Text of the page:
Thursday, September 10, 2015

On the Trail of the McClellans

Do you ever check census records for the addresses of your relatives of bygone generations so that you can go visit the homes where they once lived?

That's one of the first things I did when preparing to visit Florida last month. After all, we were flying into Tampa, and I already knew that was where my great grandfather had moved his dental practice, once his daughter graduated from high school in rural Fort Meade.

Since my great grandfather, Rupert Charles McClellan, died in 1943, the most recent record of his address would be found in the 1940 census. We snatched that little bit of data right out of the census—2804 Jefferson Street—and ran it through its paces. We checked it out on Google Maps. We zoomed in on Street View. Ever the technology buff, my husband even plugged it into his downloaded version of Google Earth.

There was only one problem with our plan to drive by the place, once we landed in Tampa: there was no 2804 Jefferson Street. Apparently, though the house numbers preceding it and following it can be easily located, all that is left of my great grandparents' home is now a vacant lot.

That is a result over which I should not really be surprised. After all, we tried this same approach on my husband's paternal line when we visited Fort Wayne several years ago—and our route took us, among many other still-standing hundred year old homes, to a vacant lot. It happens.

It's the kind of result that also serves to put the positive discoveries in much clearer focus: for those homes we do manage to find, by all means snap the photo, preserve the memory. That building may not be standing, the next time you pass this way.

That also makes me even more grateful for those architectural angels with the know-how to refurbish those old properties. Without that redemption, who knows what my great grandparents' home in Fort Meade would have looked like—actually, according to the home's last owner, it was an eyesore slated for demolition. And look what a charming place it has become. That property's story will be preserved for at least a little while longer.

Using the decennial census records as a guide, I can tell that Rupert and Sarah McClellan were living in Tampa for the 1930 and 1940 census. Although they appeared in the 1920 census in Fort Meade, its my hunch that they left for Tampa shortly after that point. Again, going back to 1910, they were still in Fort Meade. It wasn't until the 1900 census that their whereabouts became less clear.

I've already mentioned the newlyweds—Rupert and his bride, the former Sarah Ann Broyles of Washington County, Tennessee—had shown up just across the county (and state) line from Sarah' childhood home. The McClellans—including baby Rubie, their oldest child—were boarders in Bristol, Virginia, according to the 1900 census.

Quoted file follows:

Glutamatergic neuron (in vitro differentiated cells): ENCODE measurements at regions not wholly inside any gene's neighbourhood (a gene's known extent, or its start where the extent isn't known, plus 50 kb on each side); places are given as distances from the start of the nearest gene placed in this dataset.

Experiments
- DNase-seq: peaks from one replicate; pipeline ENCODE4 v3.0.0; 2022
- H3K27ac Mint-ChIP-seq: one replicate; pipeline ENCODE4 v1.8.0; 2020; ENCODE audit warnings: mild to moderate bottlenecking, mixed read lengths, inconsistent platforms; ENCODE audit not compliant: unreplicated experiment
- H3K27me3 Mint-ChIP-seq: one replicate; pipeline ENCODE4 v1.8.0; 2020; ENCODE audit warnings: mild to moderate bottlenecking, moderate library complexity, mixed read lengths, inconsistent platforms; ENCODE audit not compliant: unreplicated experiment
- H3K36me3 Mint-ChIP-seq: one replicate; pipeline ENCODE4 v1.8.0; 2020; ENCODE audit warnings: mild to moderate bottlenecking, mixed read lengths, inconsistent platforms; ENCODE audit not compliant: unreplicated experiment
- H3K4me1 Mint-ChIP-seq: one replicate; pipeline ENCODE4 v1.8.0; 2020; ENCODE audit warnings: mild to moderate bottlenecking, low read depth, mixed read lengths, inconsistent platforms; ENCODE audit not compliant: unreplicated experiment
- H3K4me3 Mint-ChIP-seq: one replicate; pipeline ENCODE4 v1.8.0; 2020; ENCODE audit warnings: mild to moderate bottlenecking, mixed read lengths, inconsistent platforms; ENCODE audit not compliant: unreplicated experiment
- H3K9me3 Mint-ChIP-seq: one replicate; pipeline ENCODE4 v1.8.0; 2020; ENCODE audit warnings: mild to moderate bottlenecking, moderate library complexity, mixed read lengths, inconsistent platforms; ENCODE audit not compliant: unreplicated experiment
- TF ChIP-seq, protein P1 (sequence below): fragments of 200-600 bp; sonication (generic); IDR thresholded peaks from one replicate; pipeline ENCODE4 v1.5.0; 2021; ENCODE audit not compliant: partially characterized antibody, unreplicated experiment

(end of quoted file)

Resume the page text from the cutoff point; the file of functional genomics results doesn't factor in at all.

A lot can happen in a short time with a young family like the McClellans. Between 1900 and 1910, Rupert and Sarah had two of their three children—William, baby of the family, was not to come along until fifteen years later—and Rupert had enrolled in and graduated from a school of dentistry, possibly at Emory University. In that ten year period before the McClellan family ended up in Fort Meade, there were several blank spots in their history. These are records that I'll need to round up via other resources if I want to know the full story.

Researching before the 1900 census is another challenge—but one that each of us has faced in researching our American families here during the now-missing 1890 census. Though a lot can happen in a young family in ten short years, even more can transpire, no matter the size of the family, in those silent twenty years.

On the other side of that twenty year divide, Rupert showed up as the nine year old son of William Henry and Emma Charles McClellan in Suwannee County, Florida. Likely, he was at the old family home in a little town in the northern part of the state, known as Wellborn.

Fortunately, there is an architectural angel up in Wellborn, as well—someone who has lovingly restored the old McClellan property. While not part of our extended McClellan family, the owner is someone who evidently cares about the meaning of our heritage and local history—someone for whom I am extremely grateful. If it weren't for people like these, where would our historic landmarks and memories be?

It makes me wonder how many of those empty lots out there have an invisible history of their own. 


  1. Where my ancestors lived is now an economically depressed area and most of the houses are also gone.

    1. Claudia, I'm not surprised to hear those homes are gone. It takes a lot of community will power to preserve those old buildings. When the economy is also working against a group, it's doubly hard.

      I was just driving through a section to the north of our city's downtown area--a neighborhood which, at one time, must have been lovely with large Victorian residences--and I recalled how, about twenty years ago, people rallied to try and revitalize the area.

      Now that our city's been in the throes of bankruptcy, though, historic preservation is not at the top of the list. Understandable, but too bad: with vision, community support and (admittedly) a lot of money, that neighborhood could have been a gem of the city.

  2. I've been on the "forgotten coast" of Florida - near Tallahassee - and the road east from there - there "ain't much" there! Some beautiful woods and some wonderful parks. (Wakulla Springs for one.) I think a trip down the road would be well worthwhile.


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